Although Malick used three photographers, all with diverse filmic backgrounds, there remains visual fluidity and continuity throughout Badlands. The visual style achieves harmony with the emotional framework, objective, yet intensely intimate. George Tipton's score, with its fairground music quality, reinforces the innocence of the piece whilst underpinning the malevolence of Kit.
Badlands is a masterful work and fully deserves the many accolades that have been awarded to it.
BADLANDS, an area in southwestern South Dakota where water and frost have carved prehistoric river sediments and volcanic ash into pinnacles and other fantastic geological formations. Arikara Indians frequented the area in the 1700s; Lakotas arrived around 1775. Frustrated French fur traders labeled the severely eroded formations "bad lands to traverse," and the term "badlands" came to describe any area with similarly eroded topography. In the 1840s, scientific societies, museums, and educational institutions began unearthing the Badlands' paleontological treasures: fossils of piglike oreodonts, rhinoceros-sized titanotheres, and prehistoric camels, horses, and tigers. By the 1890s, with the Lakotas confined to reservations (including the Pine Ridge reservation immediately to the south), ranchers—and later, farmers—occupied the Badlands, but neither thrived. In 1939 the federal government reserved part of the area as a national monument and built highways for tourists. The reserve area was enlarged in 1968 and became a national park in 1978.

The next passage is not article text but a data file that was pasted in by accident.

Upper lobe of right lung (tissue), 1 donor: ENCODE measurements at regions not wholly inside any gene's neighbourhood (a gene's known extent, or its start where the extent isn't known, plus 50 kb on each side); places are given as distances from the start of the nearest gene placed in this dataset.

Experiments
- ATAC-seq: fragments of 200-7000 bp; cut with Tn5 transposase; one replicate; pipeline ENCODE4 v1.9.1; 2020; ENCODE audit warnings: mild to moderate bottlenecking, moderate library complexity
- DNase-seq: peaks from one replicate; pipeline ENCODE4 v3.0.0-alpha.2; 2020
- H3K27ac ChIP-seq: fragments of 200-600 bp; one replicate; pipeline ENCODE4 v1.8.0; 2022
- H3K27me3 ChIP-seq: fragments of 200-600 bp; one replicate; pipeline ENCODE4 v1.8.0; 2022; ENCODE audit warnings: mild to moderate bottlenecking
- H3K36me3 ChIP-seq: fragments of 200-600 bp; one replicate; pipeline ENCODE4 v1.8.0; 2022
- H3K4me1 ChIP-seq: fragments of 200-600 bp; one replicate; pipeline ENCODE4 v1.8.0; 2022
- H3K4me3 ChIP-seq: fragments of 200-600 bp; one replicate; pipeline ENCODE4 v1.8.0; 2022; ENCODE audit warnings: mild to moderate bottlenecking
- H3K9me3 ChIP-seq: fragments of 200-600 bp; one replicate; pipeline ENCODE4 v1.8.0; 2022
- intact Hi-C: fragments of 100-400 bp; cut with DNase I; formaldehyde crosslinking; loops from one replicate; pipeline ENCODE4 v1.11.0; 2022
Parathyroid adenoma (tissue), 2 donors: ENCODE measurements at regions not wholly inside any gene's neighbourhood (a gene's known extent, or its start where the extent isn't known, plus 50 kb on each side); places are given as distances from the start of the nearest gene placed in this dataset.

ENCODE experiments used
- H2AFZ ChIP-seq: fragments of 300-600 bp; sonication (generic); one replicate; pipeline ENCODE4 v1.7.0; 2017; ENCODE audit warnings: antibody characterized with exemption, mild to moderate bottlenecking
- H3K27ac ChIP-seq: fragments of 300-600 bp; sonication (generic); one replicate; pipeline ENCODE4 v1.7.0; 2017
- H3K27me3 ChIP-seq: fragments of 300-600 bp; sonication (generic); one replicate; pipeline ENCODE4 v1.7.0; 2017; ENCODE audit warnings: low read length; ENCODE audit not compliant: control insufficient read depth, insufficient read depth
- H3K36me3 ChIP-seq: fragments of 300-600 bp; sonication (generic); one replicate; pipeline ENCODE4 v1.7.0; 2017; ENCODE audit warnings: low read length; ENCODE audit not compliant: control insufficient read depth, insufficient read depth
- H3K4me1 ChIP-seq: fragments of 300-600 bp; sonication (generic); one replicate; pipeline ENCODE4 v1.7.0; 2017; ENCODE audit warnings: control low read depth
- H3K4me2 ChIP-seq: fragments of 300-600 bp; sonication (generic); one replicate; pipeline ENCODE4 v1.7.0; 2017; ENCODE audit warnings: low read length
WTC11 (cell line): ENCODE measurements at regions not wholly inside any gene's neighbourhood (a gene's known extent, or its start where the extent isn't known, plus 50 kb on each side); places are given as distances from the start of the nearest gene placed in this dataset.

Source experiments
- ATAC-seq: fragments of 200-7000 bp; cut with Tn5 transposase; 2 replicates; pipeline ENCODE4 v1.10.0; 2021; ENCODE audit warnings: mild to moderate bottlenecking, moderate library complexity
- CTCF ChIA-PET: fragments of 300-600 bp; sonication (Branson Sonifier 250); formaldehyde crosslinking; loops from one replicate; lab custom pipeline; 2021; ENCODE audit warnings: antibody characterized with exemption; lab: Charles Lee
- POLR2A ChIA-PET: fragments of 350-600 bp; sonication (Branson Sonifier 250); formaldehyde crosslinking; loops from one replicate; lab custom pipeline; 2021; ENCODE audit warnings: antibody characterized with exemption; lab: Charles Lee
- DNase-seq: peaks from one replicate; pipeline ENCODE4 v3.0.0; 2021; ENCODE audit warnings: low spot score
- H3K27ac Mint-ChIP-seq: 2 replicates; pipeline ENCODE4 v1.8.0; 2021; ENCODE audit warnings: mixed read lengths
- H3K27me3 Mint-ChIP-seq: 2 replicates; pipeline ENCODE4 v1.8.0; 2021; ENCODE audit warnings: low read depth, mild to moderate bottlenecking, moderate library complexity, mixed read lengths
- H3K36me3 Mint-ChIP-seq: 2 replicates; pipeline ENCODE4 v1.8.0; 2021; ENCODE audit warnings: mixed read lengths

Hall, Philip S. Reflections of the Badlands. Vermilion: University of South Dakota Press, 1993.
Hauk, Joy Keve. Badlands: Its Life and Landscape. Interior, S. Dak.: Badlands Natural History Association, 1969.
badlands, area of severe erosion, usually found in semiarid climates and characterized by countless gullies, steep ridges, and sparse vegetation. Badland topography is formed on poorly cemented sediments that have few deep-rooted plants because short, heavy showers sweep away surface soil and small plants. Depressions gradually deepen into gullies. The term badlands was first applied to the arid, dissected plateau region of SW South Dakota by Native Americans and fur trappers who found the area difficult to cross. South Dakota's Big Badlands, also known as the Badlands of the White River, are the world's best and most extensive (c.2,000 sq mi/5,180 sq km) example of this topography. Gullies have cut as deep as 500 ft (152 m) below the plateau's surface, and differences in rock type have created colorful and spectacular formations. The Big Badlands are famous for fossils of prehistoric animals. Badlands National Park, 242,756 acres (98,316 hectares), (authorized as a national monument in 1929, designated a national park in 1978) occupies most of the region. The park is noted for its scenery, its fossils of prehistoric animals, and its varied wildlife, including bison, bighorn sheep, deer, antelope, and prairie dogs. See National Parks and Monuments (table).
Badlands ★★★½ 1974 (PG)
Based loosely on the Charlie Starkweather murders of the 1950s, this impressive debut by director Malick recounts a slow-thinking, unhinged misfit's killing spree across the midwestern plains, accompanied by a starry-eyed 15-year-old schoolgirl. Sheen and Spacek are a disturbingly numb, apathetic, and icy duo. 94m/C VHS, DVD . Martin Sheen, Sissy Spacek, Warren Oates, Ramon Bieri, Alan Vint, Gary Littlejohn, Charles Fitzpatrick, Howard Ragsdale, John Womack Jr., Dona Baldwin; Cameos: Terrence Malick; D: Terrence Malick; W: Terrence Malick; C: Tak Fujimoto, Stevan Larner, Brian Probyn; M: Carl Orff. Natl. Film Reg. '93